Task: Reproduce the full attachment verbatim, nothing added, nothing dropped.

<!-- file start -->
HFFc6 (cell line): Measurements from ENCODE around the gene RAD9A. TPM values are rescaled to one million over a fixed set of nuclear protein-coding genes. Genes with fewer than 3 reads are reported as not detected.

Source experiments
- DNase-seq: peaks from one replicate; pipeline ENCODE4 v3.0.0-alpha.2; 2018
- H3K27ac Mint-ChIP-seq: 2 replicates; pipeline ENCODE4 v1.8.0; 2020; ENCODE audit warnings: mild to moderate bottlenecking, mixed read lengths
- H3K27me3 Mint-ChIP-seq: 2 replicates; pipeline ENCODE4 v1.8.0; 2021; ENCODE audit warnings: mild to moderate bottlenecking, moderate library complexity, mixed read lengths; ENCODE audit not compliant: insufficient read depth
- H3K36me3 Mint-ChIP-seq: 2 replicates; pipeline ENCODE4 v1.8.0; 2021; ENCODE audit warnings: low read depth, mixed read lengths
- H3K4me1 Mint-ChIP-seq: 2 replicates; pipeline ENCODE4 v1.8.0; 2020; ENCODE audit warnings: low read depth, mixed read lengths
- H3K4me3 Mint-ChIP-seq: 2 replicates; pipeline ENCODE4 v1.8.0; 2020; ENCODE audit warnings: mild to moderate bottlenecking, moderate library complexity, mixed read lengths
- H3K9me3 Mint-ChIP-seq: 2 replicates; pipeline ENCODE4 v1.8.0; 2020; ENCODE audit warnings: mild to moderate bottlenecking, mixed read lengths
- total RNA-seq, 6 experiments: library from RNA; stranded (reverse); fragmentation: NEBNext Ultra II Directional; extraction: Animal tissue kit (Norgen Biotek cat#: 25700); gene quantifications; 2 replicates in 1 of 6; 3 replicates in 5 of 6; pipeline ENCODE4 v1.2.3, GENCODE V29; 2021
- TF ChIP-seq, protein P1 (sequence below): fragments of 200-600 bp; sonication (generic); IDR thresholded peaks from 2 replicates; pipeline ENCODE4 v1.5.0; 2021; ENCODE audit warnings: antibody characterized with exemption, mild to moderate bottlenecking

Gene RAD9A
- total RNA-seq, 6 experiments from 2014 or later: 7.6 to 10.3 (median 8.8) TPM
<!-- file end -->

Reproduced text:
HFFc6 (cell line): Measurements from ENCODE around the gene RAD9A. TPM values are rescaled to one million over a fixed set of nuclear protein-coding genes. Genes with fewer than 3 reads are reported as not detected.

Source experiments
- DNase-seq: peaks from one replicate; pipeline ENCODE4 v3.0.0-alpha.2; 2018
- H3K27ac Mint-ChIP-seq: 2 replicates; pipeline ENCODE4 v1.8.0; 2020; ENCODE audit warnings: mild to moderate bottlenecking, mixed read lengths
- H3K27me3 Mint-ChIP-seq: 2 replicates; pipeline ENCODE4 v1.8.0; 2021; ENCODE audit warnings: mild to moderate bottlenecking, moderate library complexity, mixed read lengths; ENCODE audit not compliant: insufficient read depth
- H3K36me3 Mint-ChIP-seq: 2 replicates; pipeline ENCODE4 v1.8.0; 2021; ENCODE audit warnings: low read depth, mixed read lengths
- H3K4me1 Mint-ChIP-seq: 2 replicates; pipeline ENCODE4 v1.8.0; 2020; ENCODE audit warnings: low read depth, mixed read lengths
- H3K4me3 Mint-ChIP-seq: 2 replicates; pipeline ENCODE4 v1.8.0; 2020; ENCODE audit warnings: mild to moderate bottlenecking, moderate library complexity, mixed read lengths
- H3K9me3 Mint-ChIP-seq: 2 replicates; pipeline ENCODE4 v1.8.0; 2020; ENCODE audit warnings: mild to moderate bottlenecking, mixed read lengths
- total RNA-seq, 6 experiments: library from RNA; stranded (reverse); fragmentation: NEBNext Ultra II Directional; extraction: Animal tissue kit (Norgen Biotek cat#: 25700); gene quantifications; 2 replicates in 1 of 6; 3 replicates in 5 of 6; pipeline ENCODE4 v1.2.3, GENCODE V29; 2021
- TF ChIP-seq, protein P1 (sequence below): fragments of 200-600 bp; sonication (generic); IDR thresholded peaks from 2 replicates; pipeline ENCODE4 v1.5.0; 2021; ENCODE audit warnings: antibody characterized with exemption, mild to moderate bottlenecking

Gene RAD9A
- total RNA-seq, 6 experiments from 2014 or later: 7.6 to 10.3 (median 8.8) TPM